Aside from its touch-centric features, Microsoft has touted Windows 8 as being faster, leaner, more efficient, and more economical with power than any previous version of Windows. All of those selling points aren't likely to mean much to the owner of a brand-new Windows 8 machine when a dozen programs she doesn't even want to use are shoehorned into the machine at the factory.
Some of the performance issues created by bloatware are partly alleviated by hardware -- mainly, the presence of SSDs rather than mechanical disk drives in most new Windows 8 systems. The speed of those drives helps offset the performance problems created when a dozen different programs attempt to access the disk at the same time after bootup. But even those improvements only go so far.
Microsoft claims to hate junkware just as much of the rest of us, which is why (so it says) it introduced the Signature line of PCs sold through its stores. Said PCs have no third-party software installed, and a panoply of vendors -- including all those listed above -- is represented in Microsoft's Signature store. Plus, in a very Genius Bar-esque move, those who have existing PCs can bring them to a Microsoft Store and pay $99 to have them tuned to meet Signature standards.
Fine, except what Microsoft isn't as vocal about is the fact that Signature PCs can still come pre-loaded with Microsoft add-ons, such as Windows Live Essentials, trial editions of Microsoft Office, or Microsoft Security Essentials. In short, it's at least as much about Microsoft leveling the playing field against third-party competition as it is about providing end users with a clean, uncluttered PC experience.
PC buyers always want to pay as low a price as they can for the best possible PC, and PC manufacturers are more than happy to oblige. But the lowering of costs via the bulk supply discounts available to PC makers only goes so far, and the crapware strategy is a deeply-entrenched way to drop the per-unit price a few bucks further.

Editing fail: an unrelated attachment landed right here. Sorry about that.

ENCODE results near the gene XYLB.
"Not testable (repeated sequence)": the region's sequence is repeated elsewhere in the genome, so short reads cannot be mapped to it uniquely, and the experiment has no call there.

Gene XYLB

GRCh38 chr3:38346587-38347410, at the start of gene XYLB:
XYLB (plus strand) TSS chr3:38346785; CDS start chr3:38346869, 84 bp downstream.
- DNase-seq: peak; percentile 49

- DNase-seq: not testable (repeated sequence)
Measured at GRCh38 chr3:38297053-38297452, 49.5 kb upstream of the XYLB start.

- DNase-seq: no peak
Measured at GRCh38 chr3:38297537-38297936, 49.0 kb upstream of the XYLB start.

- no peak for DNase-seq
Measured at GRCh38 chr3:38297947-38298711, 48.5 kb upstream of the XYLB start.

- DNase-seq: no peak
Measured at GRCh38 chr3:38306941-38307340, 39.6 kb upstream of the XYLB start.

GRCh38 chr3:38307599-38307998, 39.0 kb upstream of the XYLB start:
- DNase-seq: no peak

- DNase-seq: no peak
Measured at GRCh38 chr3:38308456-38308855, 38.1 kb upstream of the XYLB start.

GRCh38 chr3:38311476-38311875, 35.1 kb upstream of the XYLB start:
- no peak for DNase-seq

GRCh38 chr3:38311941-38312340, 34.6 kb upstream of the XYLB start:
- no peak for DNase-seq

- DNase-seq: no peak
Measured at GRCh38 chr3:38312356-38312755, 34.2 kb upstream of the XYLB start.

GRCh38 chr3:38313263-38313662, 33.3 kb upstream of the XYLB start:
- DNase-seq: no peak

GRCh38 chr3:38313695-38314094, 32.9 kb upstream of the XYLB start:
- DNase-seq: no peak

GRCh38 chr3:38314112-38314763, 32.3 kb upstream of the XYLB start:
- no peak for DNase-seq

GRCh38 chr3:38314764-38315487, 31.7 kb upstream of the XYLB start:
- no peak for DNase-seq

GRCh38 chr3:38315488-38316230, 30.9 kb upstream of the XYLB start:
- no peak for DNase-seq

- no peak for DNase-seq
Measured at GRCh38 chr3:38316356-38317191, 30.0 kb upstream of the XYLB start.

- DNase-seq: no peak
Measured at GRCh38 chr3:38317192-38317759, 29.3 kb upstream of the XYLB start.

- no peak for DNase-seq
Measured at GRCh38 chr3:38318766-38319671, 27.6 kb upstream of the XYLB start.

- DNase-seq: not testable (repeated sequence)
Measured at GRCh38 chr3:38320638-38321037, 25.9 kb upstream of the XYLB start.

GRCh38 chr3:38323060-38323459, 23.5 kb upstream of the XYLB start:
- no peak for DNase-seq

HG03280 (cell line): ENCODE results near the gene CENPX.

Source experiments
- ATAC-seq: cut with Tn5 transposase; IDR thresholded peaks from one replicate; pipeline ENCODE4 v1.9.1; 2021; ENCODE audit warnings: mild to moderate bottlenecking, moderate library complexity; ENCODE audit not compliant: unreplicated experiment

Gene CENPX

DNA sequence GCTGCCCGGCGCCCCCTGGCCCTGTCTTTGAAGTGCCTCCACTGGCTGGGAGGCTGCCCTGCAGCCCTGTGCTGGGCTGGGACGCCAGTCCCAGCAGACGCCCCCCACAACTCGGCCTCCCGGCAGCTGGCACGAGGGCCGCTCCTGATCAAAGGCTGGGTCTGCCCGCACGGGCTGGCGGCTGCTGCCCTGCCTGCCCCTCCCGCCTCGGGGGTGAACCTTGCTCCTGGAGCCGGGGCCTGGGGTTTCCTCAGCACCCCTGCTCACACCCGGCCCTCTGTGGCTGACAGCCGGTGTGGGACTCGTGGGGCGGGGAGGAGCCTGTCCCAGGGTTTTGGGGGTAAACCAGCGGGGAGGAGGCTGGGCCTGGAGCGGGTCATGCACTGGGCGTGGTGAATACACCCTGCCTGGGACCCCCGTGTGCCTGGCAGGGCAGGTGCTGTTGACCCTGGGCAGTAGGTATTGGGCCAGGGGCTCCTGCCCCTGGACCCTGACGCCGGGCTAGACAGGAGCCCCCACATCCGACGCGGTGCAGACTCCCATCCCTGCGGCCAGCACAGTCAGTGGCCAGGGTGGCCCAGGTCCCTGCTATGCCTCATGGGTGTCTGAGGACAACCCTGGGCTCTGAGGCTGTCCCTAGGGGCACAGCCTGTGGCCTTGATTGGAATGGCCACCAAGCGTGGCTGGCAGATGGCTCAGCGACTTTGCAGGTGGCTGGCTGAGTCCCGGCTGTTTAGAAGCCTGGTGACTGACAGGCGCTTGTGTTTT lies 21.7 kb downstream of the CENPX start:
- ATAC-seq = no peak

What's doubly ironic is that the "post-PC" devices -- the smartphones and tablets we're turning to as alternatives to lumbering desktop towers and full-blown notebooks -- are becoming just as infested with crapware too. Worse, such stuff is almost always unremovable, barring rooting the phone or other extreme measures. The one exception that comes to mind: Apple -- another reason it can charge premium prices for its devices.
Apart from paying extra and buying a Signature PC or a Mac, one workaround for a junk-infested PC is to simply take the time to de-install everything that isn't wanted, and then run a system-imaging utility to make a snapshot of everything at that point. If anything goes wrong, you can restore that image, minus the stuff you don't want. Some machines even include a system-imaging or backup tool that will partly automate this process, but be warned that many such tools simply consist of a utility that restores from a hidden partition -- which still includes all the stuff you don't want.
Uninstall is an area where Windows 8 makes things better: New Windows 8 apps from the Windows Store are required to have an easy and complete uninstall. Microsoft bragged about this at the Windows 8 launch. The same isn't true of older Windows apps, which they now refer to as "desktop apps." They use their older uninstall routines.
If the crapware habit has persisted this long, even into the Windows 8 age, it's hard to see it going away anytime soon. It's too lucrative a channel for the PC makers to abandon entirely. But that doesn't mean we have to take it lying down.